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About this book

Packed with top tips on grammar, structure and style, this handy guide provides succinct and practical guidance on students’ most common writing concerns. Each tip is accompanied by authentic examples of student writing, suggested rewrites and useful exercises. Lively illustrations help students to understand and remember essential principles of grammar and punctuation, and end-of-chapter checklists help them to develop effective proofreading skills.

This compact and concise book is a must-have for students of all levels, and a valuable resource for teachers needing no-nonsense explanations of key punctuation and grammar points.

Table of Contents

Punctuation

1. Full stop or comma?

(avoiding the dreaded ‘comma splice’)
Abstract
Students often make the mistake of joining two sentences with a comma. Sometimes the misplaced comma is referred to as a ‘comma splice’, and the resulting muddle is known as a ‘run-on sentence’ — a sentence that extends or runs on beyond its natural life. Here’s an example:
Julia Copus

2. The comma (,)

Abstract
Many students seem to be unsure about where commas should — and, just as importantly, should not — be used. As a result, some people tend to overuse them, while others play safe and leave them out completely. The aim of this chapter is to put you at your ease, so that you feel you can use the comma with confidence where it is needed, and see at a glance where it is not.
Julia Copus

3. The colon (:)

Abstract
In many ways, the colon is one of the most valuable pieces of punctuation that exists. Its main (and perhaps most useful) function is to introduce a piece of information that sheds light on a statement made in the first part of a sentence. When used for this purpose it can stand for whole phrases such as by which I mean or let me clarify what I’ve just said. As a result, it is capable of turning many a lengthy and awkward sentence into something elegant and succinct. It is also (you’ll be pleased to hear) incredibly easy to master.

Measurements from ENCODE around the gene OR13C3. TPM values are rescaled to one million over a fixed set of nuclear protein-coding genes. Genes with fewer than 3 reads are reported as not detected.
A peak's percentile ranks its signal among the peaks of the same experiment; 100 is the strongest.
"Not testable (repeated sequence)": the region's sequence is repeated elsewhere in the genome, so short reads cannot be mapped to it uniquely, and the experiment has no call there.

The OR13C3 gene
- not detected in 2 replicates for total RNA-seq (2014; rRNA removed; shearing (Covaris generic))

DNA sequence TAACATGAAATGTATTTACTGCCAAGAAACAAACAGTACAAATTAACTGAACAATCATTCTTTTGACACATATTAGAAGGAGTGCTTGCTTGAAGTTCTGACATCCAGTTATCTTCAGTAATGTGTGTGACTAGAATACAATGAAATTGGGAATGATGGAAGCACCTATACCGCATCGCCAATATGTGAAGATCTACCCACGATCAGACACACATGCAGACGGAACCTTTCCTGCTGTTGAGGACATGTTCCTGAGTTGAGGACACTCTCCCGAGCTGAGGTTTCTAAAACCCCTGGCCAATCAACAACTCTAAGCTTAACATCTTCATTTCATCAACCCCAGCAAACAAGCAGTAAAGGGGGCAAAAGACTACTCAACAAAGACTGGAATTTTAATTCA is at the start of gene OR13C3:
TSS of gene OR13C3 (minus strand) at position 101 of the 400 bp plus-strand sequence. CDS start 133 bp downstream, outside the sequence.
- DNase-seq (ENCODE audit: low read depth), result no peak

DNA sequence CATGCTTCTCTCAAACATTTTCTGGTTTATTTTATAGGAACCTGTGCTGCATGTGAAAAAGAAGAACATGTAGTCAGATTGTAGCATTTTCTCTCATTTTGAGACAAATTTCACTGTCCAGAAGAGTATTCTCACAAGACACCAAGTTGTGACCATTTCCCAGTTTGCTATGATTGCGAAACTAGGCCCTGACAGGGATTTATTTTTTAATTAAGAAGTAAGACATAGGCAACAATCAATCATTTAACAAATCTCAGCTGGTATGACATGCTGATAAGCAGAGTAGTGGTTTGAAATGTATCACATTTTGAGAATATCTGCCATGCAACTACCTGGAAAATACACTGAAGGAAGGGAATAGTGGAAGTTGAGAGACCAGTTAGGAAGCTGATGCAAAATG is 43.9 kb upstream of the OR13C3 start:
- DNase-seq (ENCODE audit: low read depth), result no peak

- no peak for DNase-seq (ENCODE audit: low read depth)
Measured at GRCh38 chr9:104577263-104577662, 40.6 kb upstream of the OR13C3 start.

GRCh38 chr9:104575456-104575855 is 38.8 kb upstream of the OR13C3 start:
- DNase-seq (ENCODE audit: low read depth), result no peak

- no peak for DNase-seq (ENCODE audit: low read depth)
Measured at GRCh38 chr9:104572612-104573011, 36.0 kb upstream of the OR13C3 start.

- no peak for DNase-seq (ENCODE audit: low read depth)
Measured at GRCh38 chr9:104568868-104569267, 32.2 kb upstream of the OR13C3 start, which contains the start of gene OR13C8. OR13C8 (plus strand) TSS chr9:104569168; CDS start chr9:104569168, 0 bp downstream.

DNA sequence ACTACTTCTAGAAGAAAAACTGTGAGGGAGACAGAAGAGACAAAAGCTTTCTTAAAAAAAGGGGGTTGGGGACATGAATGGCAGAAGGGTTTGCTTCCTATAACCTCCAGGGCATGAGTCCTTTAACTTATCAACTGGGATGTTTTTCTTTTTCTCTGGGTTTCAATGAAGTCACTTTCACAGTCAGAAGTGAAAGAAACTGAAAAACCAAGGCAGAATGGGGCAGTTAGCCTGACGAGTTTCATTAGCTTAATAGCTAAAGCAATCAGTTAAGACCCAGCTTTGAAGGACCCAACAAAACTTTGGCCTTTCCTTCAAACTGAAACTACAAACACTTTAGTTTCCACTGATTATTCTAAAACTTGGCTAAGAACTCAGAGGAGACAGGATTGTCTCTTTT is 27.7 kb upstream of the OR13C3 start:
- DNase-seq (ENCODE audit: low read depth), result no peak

Julia Copus

4. The semicolon (;)

Abstract
The first thing you’ll notice about this chapter is that it’s nice and short. There is a reason for this: the semicolon is a stylish but not essential punctuation mark. Indeed, it’s possible to turn out a perfectly good piece of writing without using semicolons at all. But that is not to say that they aren’t useful.
Julia Copus

5. The apostrophe (’)

Abstract
If you’ve ever wondered why we bother to use apostrophes at all, consider the following sentence, from which the all-important apostrophe has been removed:
Half way through the memorial concert, all the bands groupies were asked to leave, on account of their poor behaviour.
Julia Copus

Sentence Structure

6. What makes a sentence a sentence?

Abstract
Just as a one-man band makes music without the help of other musicians, a sentence must make sense all by itself, without the help of neighbouring sentences. To take the analogy further, in the same way that a one-man band always contains a mouth organ and a drum, the two fundamental things that a standard sentence must never be without are a subject and a finite verb.
Julia Copus

7. The secret of clear sentences

Abstract
Readers look for two bits of information when they read a sentence:
1
Who or what is the sentence about? (SUBJECT)
 
2
What is the subject doing? (MAIN VERB)